I was pretty excited to make this print when I first sketched it out. If you’ve seen much of my previous prints you’ll notice I don’t venture from one color designs (that one color being black, of course.) I’m slowly trying to change that. Considering most of my other works from other disciplines utilize color pretty well, it never really made the leap to my printmaking works. That could be for a number of reasons.
First, when I started printmaking all so many years ago, I started simple, like all good students in high school. Just managing not to cut yourself on dull tools was challenge enough for this medium which was unlike anything most people at that age were used to. The more I got into it, the more I started to “think in black and white”. I started to consider positive and negative shapes, balancing darks and lights, achieving tonal and textural quality, line, etc. All these aspects kept me pretty enthralled with my work and the fun of wood/linocut. Unfortunately, I rarely ventured beyond that. I got got so used to “thinking in black and white” that my few efforts to do color were not as successful.
Second, I am ashamed to say, I was pretty lazy. Too lazy to be bothered with the time and effort to design, carve and print multiple plates. Too lazy to futz with trying to get multiple plates to register. Too lazy to try and get the ink colors just right. I know, that’s weird, right? Printmaking is one of the most labor-intensive processes in the practice of art, and I was too lazy to do a few extra plates? If printmaking has taught me anything (and oh the lessons it has indeed taught me) it’s that patients is always rewarded. Perhaps that’s what I love most about printmaking. As much as I twist in the wind over having to take my time, I am indeed forced to stop and consider, and I am always rewarded; either by a fantastic series of prints, or some valuable new information about process. Most of the time it’s both.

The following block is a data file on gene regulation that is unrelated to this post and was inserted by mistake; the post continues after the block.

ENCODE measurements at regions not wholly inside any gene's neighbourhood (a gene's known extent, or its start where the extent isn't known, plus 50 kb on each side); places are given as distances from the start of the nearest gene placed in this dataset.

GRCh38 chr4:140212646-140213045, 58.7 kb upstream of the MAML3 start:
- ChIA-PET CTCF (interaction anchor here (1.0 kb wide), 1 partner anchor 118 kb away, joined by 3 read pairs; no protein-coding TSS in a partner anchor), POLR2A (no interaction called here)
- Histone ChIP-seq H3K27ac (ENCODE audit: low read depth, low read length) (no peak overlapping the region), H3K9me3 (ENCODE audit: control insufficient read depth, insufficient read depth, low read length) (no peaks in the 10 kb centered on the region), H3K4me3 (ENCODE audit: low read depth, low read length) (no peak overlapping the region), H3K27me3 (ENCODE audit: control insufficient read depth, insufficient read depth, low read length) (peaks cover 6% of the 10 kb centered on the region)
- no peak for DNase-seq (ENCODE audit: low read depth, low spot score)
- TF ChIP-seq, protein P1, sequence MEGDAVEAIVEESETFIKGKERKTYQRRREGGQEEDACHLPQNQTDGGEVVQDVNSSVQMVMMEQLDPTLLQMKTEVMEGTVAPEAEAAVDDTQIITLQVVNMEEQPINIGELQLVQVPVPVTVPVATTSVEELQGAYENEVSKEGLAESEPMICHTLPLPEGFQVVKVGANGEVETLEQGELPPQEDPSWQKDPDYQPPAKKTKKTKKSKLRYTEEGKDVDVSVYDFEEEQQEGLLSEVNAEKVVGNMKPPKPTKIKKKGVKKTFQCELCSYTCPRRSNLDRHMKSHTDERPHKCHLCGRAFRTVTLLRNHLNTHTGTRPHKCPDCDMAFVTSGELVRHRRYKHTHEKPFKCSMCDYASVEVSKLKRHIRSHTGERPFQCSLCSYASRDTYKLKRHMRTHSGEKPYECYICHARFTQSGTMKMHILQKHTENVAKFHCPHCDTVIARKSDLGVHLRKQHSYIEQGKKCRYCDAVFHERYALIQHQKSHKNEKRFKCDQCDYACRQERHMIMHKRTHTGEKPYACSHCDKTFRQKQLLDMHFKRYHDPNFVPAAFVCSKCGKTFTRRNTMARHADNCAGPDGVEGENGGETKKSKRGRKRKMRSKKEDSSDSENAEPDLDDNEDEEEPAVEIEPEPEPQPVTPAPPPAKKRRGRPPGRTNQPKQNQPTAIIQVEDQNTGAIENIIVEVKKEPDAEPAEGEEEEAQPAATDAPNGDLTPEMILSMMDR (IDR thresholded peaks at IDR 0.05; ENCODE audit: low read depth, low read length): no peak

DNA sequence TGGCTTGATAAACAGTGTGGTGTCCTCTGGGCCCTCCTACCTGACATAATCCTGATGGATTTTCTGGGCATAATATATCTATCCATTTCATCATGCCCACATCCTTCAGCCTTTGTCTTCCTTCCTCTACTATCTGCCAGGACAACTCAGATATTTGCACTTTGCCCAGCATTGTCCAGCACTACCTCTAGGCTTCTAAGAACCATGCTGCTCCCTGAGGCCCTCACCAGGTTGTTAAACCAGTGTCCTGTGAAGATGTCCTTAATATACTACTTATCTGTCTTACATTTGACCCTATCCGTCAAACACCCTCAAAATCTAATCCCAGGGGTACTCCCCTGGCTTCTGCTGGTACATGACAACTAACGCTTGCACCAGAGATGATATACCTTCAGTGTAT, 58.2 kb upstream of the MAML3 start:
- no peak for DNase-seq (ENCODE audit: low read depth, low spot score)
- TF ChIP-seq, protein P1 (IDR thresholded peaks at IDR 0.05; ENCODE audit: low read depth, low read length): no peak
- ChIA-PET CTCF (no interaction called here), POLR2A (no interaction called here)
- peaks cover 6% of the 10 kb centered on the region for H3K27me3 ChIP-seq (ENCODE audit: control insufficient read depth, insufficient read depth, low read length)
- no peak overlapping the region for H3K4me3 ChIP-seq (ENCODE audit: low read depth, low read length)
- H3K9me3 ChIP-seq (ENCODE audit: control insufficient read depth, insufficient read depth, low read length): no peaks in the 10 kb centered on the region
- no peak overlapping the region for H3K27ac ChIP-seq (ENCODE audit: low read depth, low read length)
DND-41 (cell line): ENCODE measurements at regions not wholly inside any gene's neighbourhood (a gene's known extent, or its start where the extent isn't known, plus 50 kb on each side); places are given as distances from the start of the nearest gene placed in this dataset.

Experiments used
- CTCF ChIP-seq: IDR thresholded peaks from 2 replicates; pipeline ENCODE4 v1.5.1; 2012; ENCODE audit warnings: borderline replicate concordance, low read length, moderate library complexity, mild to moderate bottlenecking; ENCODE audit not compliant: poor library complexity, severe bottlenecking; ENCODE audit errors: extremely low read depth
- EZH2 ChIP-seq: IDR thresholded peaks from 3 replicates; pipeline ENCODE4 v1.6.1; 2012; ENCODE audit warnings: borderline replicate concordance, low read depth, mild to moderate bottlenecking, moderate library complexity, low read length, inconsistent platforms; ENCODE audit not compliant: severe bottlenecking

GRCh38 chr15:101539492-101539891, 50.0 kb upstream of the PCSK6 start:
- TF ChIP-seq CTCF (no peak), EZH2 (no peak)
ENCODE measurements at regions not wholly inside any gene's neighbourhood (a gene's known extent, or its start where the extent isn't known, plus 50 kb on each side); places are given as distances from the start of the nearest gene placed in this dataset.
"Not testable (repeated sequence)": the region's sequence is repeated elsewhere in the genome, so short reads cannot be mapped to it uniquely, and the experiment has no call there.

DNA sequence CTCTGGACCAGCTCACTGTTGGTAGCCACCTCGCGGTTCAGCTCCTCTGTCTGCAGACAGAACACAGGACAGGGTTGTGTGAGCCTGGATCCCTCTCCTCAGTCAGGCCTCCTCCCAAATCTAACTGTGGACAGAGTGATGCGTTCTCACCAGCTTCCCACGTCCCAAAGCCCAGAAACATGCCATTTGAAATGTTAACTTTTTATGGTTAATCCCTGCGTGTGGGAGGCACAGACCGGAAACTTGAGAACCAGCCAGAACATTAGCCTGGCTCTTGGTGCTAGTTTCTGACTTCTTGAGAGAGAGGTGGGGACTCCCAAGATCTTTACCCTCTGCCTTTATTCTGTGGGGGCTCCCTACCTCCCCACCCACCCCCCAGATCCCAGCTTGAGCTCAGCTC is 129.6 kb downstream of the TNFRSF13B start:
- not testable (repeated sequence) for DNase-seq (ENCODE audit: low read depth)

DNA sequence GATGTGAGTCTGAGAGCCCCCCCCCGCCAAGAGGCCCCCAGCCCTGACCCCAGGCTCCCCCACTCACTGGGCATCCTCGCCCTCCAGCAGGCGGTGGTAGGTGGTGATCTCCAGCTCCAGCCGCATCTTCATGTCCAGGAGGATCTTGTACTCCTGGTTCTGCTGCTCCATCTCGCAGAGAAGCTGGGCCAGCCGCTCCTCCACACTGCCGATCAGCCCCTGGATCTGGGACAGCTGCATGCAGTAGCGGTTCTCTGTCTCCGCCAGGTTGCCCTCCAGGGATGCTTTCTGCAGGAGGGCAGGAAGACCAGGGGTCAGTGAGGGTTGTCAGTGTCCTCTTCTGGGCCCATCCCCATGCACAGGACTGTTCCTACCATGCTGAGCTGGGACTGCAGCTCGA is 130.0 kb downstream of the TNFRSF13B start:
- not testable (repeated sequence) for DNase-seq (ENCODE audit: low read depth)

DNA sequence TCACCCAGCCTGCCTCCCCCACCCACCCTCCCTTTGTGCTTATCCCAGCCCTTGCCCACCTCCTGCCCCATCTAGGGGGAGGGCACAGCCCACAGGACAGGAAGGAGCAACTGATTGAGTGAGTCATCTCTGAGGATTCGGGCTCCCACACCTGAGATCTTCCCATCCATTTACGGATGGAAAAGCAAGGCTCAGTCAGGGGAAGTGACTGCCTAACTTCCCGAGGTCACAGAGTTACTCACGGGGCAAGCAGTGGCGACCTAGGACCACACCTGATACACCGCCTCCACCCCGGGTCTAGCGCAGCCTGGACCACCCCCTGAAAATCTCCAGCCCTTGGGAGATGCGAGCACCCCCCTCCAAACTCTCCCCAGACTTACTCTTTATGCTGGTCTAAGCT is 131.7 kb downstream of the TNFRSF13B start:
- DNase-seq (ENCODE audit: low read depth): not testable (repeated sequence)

But seriously. When you see fantastic works like the ones created by the likes of Tugboat Printshop, how could you not want to venture into the multicolored world of printmaking?
I took the dive into a multiple plate design, simple as it may be, with determination and ambition. My sketchbook is currently full of thumbnails of some designs I want to explore using color. I intended to start small and explore shades of gray with an accent color. It was then I had a bright idea that I would try a few experiments exploring the possibility of creating a “transparent black”, in hopes of laying it over other transparent shades of gray to make more shades of gray. All while still using inks that were 1) non-toxic and water-soluble and 2) could be rolled up and applied via a brayer like normal inks for relief printing.
I can already hear some avid printmakers laughing at the idea of turning black relief ink transparent. It really goes to show you how little I ventured from my comfort zone when it came to branching out from my usual “black ink straight from the tube” practices. For those who don’t know, black ink is dense. It’s pretty much the hardest ink to cut. But, I had pie-eyed dreams that I would be able to have my cake and eat it too. If I were doing moku hanga or chine-collé, it would be a very different story. The long and short of it, after playing with two prominent brands of ink, lots of transparent medium and a handful of other modifiers, I wasn’t able to produce the effects I was hoping for. I settled on making a mostly opaque very light gray for the smoke for this current plate, and will be going back to the drawing board on my other designs (which were to utilize the effects of overlapping grayscale transparencies more than this print.)
In the end, though, I learned a lot as usual and got some great results. I used Akua-Kolor for the smoke, and my usual Caligo Safe-Wash Inks for the black and red colors. They’re still hanging out to dry right now but I hope to edition them this weekend (I’m shooting for 30) and will be available in my Etsy store shortly after!